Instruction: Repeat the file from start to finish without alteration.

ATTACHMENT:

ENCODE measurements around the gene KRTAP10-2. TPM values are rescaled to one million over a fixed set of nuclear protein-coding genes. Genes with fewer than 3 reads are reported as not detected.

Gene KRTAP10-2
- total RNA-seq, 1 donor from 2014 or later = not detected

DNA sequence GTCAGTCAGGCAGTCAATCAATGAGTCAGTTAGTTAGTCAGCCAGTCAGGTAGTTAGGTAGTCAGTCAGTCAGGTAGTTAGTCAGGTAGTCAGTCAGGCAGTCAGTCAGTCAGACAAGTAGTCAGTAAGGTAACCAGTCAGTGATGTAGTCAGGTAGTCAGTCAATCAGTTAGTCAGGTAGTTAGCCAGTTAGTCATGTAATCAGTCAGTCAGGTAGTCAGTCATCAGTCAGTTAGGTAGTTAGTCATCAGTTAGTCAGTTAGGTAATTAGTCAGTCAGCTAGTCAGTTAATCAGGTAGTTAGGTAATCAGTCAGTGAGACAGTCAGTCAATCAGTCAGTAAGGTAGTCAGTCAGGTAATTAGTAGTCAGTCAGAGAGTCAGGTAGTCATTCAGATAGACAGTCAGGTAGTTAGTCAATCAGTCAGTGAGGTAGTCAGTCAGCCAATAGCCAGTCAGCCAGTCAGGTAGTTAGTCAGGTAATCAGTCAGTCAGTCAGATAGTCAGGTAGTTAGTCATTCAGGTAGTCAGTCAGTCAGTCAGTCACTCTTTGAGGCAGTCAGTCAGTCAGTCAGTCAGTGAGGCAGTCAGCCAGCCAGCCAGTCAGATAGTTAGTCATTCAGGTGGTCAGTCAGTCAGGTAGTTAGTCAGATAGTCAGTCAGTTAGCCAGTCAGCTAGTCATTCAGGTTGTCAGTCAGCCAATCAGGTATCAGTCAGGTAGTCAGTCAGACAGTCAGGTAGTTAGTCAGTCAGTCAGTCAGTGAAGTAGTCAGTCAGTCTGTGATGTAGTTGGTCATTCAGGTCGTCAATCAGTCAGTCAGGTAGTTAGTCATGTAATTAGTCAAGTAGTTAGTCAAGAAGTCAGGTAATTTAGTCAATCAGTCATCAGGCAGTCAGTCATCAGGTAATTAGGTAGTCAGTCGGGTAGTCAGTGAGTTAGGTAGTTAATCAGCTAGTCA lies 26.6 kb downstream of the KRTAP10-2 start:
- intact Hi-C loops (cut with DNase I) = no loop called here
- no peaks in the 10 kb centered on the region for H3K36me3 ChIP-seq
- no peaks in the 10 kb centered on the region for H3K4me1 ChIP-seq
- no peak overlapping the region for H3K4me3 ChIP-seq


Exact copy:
ENCODE measurements around the gene KRTAP10-2. TPM values are rescaled to one million over a fixed set of nuclear protein-coding genes. Genes with fewer than 3 reads are reported as not detected.

Gene KRTAP10-2
- total RNA-seq, 1 donor from 2014 or later = not detected

DNA sequence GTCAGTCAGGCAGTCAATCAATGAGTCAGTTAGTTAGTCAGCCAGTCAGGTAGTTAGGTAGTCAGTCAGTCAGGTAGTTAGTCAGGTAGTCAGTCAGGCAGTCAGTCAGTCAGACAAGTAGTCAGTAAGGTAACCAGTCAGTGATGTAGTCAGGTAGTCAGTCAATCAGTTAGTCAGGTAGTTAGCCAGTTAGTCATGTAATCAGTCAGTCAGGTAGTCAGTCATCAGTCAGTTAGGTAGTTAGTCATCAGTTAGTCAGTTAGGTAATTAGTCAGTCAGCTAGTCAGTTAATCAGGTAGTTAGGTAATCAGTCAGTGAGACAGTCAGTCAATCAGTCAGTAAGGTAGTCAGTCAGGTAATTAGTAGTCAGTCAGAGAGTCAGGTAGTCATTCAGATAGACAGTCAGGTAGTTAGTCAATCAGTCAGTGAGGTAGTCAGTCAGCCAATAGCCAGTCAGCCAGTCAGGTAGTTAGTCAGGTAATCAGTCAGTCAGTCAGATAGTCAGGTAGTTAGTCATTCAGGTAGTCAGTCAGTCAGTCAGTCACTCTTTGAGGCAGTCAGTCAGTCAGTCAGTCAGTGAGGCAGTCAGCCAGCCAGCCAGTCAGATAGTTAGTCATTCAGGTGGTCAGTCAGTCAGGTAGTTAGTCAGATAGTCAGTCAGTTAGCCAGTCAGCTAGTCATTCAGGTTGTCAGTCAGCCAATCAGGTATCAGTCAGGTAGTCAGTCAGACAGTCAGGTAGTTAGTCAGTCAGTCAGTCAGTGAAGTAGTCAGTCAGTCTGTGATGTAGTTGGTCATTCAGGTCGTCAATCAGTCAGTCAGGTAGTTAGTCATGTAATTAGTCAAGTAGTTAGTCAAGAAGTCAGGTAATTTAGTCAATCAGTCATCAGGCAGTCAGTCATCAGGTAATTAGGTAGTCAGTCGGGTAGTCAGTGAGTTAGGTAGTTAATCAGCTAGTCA lies 26.6 kb downstream of the KRTAP10-2 start:
- intact Hi-C loops (cut with DNase I) = no loop called here
- no peaks in the 10 kb centered on the region for H3K36me3 ChIP-seq
- no peaks in the 10 kb centered on the region for H3K4me1 ChIP-seq
- no peak overlapping the region for H3K4me3 ChIP-seq